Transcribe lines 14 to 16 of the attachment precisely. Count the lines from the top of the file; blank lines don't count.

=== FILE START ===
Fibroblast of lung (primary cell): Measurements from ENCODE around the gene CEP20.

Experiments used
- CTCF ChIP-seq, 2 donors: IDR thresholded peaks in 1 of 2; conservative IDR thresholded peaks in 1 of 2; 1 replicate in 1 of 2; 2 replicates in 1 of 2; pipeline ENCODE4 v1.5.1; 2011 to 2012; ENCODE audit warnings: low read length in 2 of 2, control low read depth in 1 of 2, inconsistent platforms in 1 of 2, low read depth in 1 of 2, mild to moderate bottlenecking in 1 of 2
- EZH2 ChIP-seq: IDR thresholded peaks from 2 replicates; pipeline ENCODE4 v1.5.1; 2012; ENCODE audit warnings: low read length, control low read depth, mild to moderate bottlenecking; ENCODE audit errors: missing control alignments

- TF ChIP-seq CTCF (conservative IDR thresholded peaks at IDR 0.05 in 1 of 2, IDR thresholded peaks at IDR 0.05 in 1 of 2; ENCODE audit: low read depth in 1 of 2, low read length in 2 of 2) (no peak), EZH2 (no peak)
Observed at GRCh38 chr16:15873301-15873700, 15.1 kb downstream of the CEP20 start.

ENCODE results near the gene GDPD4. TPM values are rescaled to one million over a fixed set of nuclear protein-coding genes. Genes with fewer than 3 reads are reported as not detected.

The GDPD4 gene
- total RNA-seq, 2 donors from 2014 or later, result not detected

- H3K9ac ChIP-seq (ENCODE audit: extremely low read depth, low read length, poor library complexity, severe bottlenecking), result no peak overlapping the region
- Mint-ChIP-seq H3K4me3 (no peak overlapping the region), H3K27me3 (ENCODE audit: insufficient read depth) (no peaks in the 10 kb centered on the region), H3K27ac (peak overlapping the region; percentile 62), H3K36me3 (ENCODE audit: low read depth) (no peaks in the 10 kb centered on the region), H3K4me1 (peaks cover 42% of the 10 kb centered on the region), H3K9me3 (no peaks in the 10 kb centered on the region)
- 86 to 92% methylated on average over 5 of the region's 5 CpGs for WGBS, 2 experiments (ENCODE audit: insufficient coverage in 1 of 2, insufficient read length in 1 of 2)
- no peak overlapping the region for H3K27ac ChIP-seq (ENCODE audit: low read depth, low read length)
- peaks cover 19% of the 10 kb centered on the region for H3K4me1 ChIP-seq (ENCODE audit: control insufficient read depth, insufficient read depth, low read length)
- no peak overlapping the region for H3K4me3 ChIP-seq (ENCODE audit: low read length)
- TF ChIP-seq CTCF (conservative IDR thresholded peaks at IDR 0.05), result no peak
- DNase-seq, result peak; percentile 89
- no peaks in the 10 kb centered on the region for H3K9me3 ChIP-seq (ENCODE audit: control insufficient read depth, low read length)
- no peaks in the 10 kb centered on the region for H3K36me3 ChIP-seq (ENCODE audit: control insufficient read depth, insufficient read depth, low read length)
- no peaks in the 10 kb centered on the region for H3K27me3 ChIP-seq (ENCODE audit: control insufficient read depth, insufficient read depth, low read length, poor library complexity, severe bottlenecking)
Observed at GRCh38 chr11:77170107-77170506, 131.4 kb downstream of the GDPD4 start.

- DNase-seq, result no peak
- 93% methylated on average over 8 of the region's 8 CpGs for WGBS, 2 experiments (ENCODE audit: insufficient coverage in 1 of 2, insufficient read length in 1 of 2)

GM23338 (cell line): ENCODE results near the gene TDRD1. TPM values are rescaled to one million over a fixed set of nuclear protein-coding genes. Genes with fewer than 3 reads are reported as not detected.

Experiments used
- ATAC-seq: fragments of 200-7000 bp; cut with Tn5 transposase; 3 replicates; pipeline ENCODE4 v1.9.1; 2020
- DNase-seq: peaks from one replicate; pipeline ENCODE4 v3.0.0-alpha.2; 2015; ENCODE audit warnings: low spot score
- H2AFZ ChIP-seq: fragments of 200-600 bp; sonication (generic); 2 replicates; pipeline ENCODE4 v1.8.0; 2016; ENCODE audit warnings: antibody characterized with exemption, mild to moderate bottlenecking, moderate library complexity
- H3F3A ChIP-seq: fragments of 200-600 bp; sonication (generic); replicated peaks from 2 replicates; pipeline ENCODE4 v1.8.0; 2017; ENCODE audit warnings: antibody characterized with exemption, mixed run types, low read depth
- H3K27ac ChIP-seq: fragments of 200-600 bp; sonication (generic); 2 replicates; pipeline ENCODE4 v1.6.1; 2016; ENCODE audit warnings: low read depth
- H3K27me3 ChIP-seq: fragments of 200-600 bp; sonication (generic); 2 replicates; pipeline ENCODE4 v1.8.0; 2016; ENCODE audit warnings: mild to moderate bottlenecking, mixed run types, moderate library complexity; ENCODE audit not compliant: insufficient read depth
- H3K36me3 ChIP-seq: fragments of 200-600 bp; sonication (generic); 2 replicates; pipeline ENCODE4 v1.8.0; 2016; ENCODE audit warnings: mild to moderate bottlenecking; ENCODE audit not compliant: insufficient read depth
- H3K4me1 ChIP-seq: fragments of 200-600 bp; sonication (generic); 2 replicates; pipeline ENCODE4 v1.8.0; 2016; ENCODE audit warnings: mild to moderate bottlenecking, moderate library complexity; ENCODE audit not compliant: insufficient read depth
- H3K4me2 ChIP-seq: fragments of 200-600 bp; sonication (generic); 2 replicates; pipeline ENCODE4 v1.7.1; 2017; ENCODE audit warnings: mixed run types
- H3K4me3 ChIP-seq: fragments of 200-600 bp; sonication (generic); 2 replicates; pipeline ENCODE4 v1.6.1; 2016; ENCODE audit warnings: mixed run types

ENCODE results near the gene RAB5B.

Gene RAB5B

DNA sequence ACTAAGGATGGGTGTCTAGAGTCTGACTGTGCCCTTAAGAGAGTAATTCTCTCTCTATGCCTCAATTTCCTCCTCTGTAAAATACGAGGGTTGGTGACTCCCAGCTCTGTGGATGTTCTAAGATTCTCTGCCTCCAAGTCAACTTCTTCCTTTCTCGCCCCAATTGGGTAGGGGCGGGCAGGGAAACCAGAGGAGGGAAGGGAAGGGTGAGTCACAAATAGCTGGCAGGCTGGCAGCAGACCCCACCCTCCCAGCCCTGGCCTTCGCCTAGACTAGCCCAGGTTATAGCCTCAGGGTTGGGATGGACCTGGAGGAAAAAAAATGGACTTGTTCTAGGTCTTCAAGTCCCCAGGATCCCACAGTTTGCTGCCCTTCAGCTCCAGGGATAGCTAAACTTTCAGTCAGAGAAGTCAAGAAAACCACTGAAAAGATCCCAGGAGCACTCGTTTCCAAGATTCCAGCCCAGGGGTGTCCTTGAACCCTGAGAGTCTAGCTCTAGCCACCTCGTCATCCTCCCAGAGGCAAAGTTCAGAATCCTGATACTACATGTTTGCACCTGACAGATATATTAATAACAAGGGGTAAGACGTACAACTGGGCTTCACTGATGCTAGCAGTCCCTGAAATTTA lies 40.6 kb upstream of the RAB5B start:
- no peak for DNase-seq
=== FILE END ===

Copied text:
- peaks cover 19% of the 10 kb centered on the region for H3K4me1 ChIP-seq (ENCODE audit: control insufficient read depth, insufficient read depth, low read length)
- no peak overlapping the region for H3K4me3 ChIP-seq (ENCODE audit: low read length)
- TF ChIP-seq CTCF (conservative IDR thresholded peaks at IDR 0.05), result no peak